Officers and Leadership of the Legislature

By Chris Micheli

In both the California State Assembly and the State Senate, there are designated officers and elected leaders of these two bodies. The following is a listing of the officers and leadership positions in the Assembly and the Senate:

Assembly Officers and Leaders

Speaker — He or she is the highest ranking officer of the Assembly; usually elected by the Members at the beginning of each two-year legislative session. The Speaker or his or her designee presides over Floor Sessions and the Speaker’s powers and duties are established by the Assembly Rules.

Speaker pro Tempore — This individual is an officer appointed by the Speaker that presides over Floor Sessions in the absence of the Speaker.

Assistant Speaker pro Tempore — This person is also appointed by the Speaker that presides over the Floor Sessions in the absence of the Speaker and the Speaker pro Tempore.

Majority Floor Leader — He or she is elected by the members of the majority party’s caucus. He or she represents the Speaker on the Floor and oversees the Assembly Floor proceedings through parliamentary procedures such as motions and points of order.

Minority Floor Leader — He or she is elected by the caucus having the second largest membership in the Assembly and is generally responsible for making motions, points of order and representing the minority caucus on the Assembly Floor.

Majority WhipWhips are essentially assistants to the political leadership of each party in the Assembly. They are elected by their respective caucuses and help count potential votes on matters which present particular party concerns. There usually are Assistant Majority Whips.

Minority WhipWhips are essentially assistants to the political leadership of each party in the Assembly. They are elected by their respective caucuses, and help count potential votes on matters which present particular party concerns. There usually are Assistant Minority Whips.

Democratic Caucus ChairCaucus chairs are elected by their respective parties. They convene caucus meetings, provide political advice to their leadership, and manage staff assisting Members in providing constituent services and communications with the public.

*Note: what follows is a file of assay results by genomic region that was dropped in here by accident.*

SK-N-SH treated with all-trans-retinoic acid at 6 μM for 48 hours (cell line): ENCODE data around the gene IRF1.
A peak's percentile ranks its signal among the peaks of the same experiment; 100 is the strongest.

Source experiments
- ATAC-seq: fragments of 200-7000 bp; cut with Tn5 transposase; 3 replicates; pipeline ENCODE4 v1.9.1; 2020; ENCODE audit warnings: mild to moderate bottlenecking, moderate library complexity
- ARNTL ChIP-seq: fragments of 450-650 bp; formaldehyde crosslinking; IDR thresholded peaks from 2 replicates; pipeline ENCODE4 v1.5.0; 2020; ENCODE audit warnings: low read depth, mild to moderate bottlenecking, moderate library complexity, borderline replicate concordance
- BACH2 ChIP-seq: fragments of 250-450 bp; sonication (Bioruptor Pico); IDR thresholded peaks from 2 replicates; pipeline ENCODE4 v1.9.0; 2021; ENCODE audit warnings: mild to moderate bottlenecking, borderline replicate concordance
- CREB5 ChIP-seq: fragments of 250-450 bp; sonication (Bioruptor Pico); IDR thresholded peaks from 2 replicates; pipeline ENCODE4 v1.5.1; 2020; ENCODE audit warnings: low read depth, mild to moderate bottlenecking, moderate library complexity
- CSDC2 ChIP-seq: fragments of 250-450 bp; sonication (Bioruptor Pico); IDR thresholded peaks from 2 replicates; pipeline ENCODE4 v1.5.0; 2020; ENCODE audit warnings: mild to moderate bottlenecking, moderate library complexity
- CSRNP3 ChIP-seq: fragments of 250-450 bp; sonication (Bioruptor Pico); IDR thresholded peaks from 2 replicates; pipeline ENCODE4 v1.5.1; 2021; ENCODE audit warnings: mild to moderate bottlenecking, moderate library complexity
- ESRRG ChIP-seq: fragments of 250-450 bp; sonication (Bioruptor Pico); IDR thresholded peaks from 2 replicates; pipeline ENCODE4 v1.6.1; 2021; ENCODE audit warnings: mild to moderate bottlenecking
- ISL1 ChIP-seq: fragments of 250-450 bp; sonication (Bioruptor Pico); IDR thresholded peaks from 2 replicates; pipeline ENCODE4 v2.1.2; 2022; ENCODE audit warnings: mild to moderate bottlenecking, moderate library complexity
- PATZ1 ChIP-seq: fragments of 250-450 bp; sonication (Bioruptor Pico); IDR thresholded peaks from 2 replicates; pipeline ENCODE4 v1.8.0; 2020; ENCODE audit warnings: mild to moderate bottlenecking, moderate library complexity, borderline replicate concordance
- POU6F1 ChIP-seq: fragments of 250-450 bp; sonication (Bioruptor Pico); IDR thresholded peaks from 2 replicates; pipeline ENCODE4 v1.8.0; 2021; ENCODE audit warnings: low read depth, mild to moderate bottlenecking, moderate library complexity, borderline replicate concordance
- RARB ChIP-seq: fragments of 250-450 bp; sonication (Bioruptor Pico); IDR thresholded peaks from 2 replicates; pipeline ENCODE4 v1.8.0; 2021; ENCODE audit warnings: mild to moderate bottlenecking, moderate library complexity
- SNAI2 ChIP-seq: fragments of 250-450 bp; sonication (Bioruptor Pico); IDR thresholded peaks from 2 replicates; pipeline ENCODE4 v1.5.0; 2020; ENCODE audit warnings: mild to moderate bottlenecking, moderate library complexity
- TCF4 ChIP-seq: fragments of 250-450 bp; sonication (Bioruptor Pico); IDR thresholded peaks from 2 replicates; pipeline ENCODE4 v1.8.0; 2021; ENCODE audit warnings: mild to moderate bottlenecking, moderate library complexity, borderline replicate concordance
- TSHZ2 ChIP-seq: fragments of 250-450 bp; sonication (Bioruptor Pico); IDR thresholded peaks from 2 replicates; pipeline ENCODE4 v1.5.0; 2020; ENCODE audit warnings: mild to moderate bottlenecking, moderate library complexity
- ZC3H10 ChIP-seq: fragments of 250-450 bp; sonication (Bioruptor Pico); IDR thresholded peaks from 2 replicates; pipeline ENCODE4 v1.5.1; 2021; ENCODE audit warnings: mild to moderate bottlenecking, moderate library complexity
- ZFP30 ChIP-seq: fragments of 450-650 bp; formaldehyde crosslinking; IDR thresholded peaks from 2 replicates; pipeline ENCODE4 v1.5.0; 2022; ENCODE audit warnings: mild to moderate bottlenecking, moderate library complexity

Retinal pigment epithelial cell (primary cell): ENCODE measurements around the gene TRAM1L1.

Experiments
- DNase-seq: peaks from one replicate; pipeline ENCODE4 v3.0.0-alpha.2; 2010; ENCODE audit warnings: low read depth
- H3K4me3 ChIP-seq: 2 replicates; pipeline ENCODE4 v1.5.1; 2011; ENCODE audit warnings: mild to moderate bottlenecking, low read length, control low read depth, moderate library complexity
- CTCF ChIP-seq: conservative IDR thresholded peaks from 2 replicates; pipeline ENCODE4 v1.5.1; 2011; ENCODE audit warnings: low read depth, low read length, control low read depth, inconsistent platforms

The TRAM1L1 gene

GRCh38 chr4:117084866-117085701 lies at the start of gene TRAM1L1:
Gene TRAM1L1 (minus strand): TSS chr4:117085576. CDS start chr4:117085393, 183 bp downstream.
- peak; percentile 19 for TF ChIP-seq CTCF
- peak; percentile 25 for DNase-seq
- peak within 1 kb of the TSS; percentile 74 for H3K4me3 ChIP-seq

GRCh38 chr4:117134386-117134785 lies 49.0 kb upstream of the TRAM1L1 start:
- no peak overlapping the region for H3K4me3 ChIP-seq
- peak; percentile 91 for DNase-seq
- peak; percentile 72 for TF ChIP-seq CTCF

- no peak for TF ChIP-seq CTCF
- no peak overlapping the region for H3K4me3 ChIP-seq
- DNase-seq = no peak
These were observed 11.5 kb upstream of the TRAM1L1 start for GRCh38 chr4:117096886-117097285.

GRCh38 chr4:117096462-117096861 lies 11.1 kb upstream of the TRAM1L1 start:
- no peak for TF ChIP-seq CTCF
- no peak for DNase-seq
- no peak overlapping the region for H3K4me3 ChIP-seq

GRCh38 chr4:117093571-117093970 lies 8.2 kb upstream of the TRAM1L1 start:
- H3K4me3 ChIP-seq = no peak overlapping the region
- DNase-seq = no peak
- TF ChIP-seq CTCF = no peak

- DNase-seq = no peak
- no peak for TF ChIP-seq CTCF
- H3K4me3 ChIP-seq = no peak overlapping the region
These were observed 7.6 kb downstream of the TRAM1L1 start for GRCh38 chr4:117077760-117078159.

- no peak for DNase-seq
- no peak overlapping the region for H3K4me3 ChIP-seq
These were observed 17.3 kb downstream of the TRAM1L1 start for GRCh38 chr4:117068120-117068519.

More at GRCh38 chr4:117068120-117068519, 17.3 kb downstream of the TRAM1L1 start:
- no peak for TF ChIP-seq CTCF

Republican Caucus ChairCaucus chairs are elected by their respective parties. They convene caucus meetings, provide political advice to their leadership, and manage staff assisting Members in providing constituent services and communications with the public.

Chief Clerk — He or she is a nonpartisan, nonmember officer of the Assembly elected by the majority of the membership at the start of each two-year session as its legislative officer and parliamentarian.

Chief Sergeant-at-Arms — He or she is responsible for maintaining order and providing security for legislators. The Chief Sergeant-at-Arms in each House is elected by a majority of the Members of that House at the beginning of every legislative session.

Senate Officers and Leaders

President of the Senate — The Lieutenant Governor serves as the President of the Senate. However, by law and custom, the role of the Senate President is extremely limited and he or she may be invited periodically to preside on ceremonial occasions, such as the opening of the Session. However, the only time the Lieutenant Governor is actually entitled to participate in the business of the Senate is in the case of a tie vote, when he or she casts the vote breaking the tie.